It lingers in the interstices,
like scraps of meat
leftover, after chewing
on a chicken lollypop,
no different
from the space between two words
filled with the fresh, juicy meat of a poem.

what happened to language?

What happened to the language
of the boy sucking on a sugarcane stick?
What happened to his language, this vagabond,
rolling an old tyre all over his village?
What happened to the everyday tongue
of this little boy, playing thabu and marbles?

What happened to the language of the child
who loved surparambya, gilli–danda, lagori,
tops, mummy–daddy, doctor–doctor?

What happened to this free bird
who blew his whistle lustily during the jatra?
This brawling boy, who played appa–rappi
and cricket with a ball of rags? What happened?

The same boy, who spoke with his own friends later,
self-conscious of his obviously ghati tongue.
What happened to his language?
Kaay zhaala?

tell me when my number is called

So I was pushed
through some kind of machine.
A software was loaded into me, automatically.
How much space is left in my brain?
The reading says zero.

The technician said:
there’s no space in your brain for humanity,
all mind-space is completely full,
the brain has decayed through disuse,
whatever drive you open
is stuffed with brands.
Brand names, logos, and advertisements,
all nestle snugly into each other.
Naturally, you have lost
all awareness about life
In order to load some humanity back into you
shock treatment is necessary.

In this netherworld, I stand last in line
waiting for my number.
My number is the one after Yours.
Tell me when my number is called.

More poems from Struggles with imagined gods (published in Poetry at Sangam):
Mail Address 
Flowers have Turned Brutish 
Anything can Make your Blood Pressure Rise 
Dreams while Shopping 

    life begins
1. the fresh, juicy meat of a poem
2. Praha: I’ll be back
3. three poems for Pedru Uncle
4. mail address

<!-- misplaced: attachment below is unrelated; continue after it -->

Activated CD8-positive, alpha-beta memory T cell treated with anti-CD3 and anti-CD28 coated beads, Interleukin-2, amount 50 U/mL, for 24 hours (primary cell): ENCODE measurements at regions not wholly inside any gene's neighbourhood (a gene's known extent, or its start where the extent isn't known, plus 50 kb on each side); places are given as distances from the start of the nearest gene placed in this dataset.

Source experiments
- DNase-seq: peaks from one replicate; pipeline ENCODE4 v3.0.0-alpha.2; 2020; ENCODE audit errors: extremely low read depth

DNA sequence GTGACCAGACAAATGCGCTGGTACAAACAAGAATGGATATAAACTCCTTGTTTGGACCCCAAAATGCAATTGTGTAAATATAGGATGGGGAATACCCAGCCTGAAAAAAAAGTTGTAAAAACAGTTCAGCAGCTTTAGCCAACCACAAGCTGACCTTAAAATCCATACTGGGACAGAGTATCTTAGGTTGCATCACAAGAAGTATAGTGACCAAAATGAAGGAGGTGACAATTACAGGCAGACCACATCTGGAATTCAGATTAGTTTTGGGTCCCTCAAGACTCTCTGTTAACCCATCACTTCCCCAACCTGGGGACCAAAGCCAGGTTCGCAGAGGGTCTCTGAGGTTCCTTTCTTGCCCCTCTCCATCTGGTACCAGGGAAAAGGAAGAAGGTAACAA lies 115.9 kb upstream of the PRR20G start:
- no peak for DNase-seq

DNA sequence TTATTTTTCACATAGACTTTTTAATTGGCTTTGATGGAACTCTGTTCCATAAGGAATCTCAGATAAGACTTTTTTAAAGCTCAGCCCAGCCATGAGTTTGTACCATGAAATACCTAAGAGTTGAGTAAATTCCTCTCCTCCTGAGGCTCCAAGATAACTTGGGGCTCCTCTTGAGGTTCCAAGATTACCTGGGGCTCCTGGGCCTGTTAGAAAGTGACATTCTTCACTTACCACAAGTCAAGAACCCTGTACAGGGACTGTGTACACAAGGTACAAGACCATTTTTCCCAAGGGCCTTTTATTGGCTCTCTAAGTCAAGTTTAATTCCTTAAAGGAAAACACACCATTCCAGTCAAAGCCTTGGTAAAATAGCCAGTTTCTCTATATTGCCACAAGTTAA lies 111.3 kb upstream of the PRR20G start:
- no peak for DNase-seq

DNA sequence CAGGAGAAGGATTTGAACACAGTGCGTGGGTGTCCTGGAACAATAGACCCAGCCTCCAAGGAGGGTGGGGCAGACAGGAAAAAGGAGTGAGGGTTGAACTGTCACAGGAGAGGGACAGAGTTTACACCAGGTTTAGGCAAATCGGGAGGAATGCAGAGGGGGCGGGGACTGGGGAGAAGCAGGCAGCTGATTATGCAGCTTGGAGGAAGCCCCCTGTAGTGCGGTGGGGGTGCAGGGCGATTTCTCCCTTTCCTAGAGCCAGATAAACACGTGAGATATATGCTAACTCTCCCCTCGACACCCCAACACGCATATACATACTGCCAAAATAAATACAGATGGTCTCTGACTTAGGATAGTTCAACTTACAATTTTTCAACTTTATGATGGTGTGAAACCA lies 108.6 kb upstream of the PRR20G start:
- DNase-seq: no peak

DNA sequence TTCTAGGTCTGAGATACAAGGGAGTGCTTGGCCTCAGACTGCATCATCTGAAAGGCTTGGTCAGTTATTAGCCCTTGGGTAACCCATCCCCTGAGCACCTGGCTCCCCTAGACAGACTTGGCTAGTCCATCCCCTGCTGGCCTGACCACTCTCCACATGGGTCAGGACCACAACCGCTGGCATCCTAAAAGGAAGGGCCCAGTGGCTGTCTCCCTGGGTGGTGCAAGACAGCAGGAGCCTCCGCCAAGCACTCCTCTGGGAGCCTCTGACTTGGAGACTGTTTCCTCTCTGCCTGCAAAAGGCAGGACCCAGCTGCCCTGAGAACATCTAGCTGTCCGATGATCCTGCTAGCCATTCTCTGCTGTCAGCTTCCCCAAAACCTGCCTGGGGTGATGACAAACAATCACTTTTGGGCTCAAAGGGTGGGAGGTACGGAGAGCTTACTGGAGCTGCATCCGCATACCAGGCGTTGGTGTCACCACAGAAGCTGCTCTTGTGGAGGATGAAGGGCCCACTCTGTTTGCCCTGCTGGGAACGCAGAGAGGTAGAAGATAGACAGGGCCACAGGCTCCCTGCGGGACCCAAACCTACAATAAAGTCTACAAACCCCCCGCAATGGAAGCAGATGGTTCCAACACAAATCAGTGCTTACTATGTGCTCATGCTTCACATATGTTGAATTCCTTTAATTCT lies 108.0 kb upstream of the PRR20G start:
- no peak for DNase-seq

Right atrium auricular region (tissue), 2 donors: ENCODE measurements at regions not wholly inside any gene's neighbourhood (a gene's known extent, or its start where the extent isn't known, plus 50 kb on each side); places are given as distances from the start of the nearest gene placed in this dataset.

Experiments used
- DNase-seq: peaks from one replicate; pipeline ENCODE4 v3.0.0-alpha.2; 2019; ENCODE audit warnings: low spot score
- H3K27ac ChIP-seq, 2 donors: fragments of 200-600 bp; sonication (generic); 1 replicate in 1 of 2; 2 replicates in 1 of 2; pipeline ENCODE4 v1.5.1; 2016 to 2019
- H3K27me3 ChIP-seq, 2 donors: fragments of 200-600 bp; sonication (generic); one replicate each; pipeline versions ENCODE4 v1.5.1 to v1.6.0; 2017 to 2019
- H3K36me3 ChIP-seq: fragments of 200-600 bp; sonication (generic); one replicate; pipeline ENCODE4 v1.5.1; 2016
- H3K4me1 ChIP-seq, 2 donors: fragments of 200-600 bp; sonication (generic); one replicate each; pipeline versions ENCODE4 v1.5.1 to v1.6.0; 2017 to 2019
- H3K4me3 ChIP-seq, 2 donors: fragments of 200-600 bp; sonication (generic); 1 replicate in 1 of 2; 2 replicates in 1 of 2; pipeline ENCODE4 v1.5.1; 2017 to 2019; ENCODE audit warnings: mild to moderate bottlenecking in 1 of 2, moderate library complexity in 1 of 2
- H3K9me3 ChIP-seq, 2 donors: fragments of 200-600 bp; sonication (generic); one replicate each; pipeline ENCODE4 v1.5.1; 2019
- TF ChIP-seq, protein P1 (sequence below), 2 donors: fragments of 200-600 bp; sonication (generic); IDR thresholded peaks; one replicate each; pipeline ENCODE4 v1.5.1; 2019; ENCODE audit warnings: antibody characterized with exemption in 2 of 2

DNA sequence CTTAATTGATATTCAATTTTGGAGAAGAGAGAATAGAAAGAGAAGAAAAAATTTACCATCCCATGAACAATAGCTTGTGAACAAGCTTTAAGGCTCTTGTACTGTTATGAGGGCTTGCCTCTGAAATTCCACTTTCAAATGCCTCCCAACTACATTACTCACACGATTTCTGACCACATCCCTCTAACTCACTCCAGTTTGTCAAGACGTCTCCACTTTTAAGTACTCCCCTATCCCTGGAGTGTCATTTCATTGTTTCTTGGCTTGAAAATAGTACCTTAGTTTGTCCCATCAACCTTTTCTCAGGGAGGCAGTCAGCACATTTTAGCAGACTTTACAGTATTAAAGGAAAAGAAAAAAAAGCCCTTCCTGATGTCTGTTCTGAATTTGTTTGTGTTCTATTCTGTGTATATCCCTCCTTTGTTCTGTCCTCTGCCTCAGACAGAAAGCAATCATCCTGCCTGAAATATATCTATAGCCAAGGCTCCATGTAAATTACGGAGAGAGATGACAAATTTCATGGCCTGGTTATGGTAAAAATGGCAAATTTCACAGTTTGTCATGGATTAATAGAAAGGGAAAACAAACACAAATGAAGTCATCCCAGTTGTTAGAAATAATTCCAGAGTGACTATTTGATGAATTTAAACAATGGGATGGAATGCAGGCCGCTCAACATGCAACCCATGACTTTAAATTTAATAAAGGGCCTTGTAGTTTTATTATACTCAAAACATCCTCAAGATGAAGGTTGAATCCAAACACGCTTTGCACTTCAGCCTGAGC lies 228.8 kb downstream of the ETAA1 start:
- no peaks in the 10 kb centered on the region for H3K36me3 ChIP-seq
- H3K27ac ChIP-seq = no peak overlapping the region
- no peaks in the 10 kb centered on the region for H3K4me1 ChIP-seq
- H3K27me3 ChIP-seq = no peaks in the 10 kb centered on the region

5. a man may die, but...
6. who typed the password to restart?
7. life begins when you enter this room...
8. Rewind- 2

    what happened?
9. what happened to language?
10. flowers have turned brutish
11. funny mood
12. fuck me, if you can
13. brands surround them
14. New Age 1 2 3
15. dreams while shopping
16. here’s a long, winding, uneasy wall
17. anything can make your blood pressure rise
18. despite this, very timidly, he lives a good life
19. what is to be done about the axe embedded in the mind?
20. my struggle with an imagined god
21. tell me when my number is called
22. in Warsaw’s blue cemetery

The poems in this collection were first published in ‘Thambtach yet naahi’ (Abhidanantar, 2006) and ‘Hya room madhye aale ki life suru hote’ (Poetrywala, 2012).

Hemant Divate is a poet, translator, editor and publisher of avant-garde poetry. His collections in Marathi, Chautishiparyantchya Kavita and Thambtach Yet Nahi are considered path-breaking. The renowned poet Dilip Chitre has translated Chautishiparyantchya Kavita into English, titled Virus Alert. His second translation -A Depressingly Monotonous Landscape -was also well received by the critics and readers. His poems are also translated into Spanish, French, German, Irish, Urdu, Gujarati, Bengali, Hindi, Odia, Tamil, Telugu, Kannada and Malayalam.

Hemant is the winner of the Bharatiya Bhasha Parishad Award (Kolkata, India) and the Maharashtra Foundation Award (USA). He is the first Indian poet to be honoured by the Costa Rican government, and his work is translated into Spanish and published as Alarma de Virus. This collection is also published in Irish, titled Foláireamh Víris.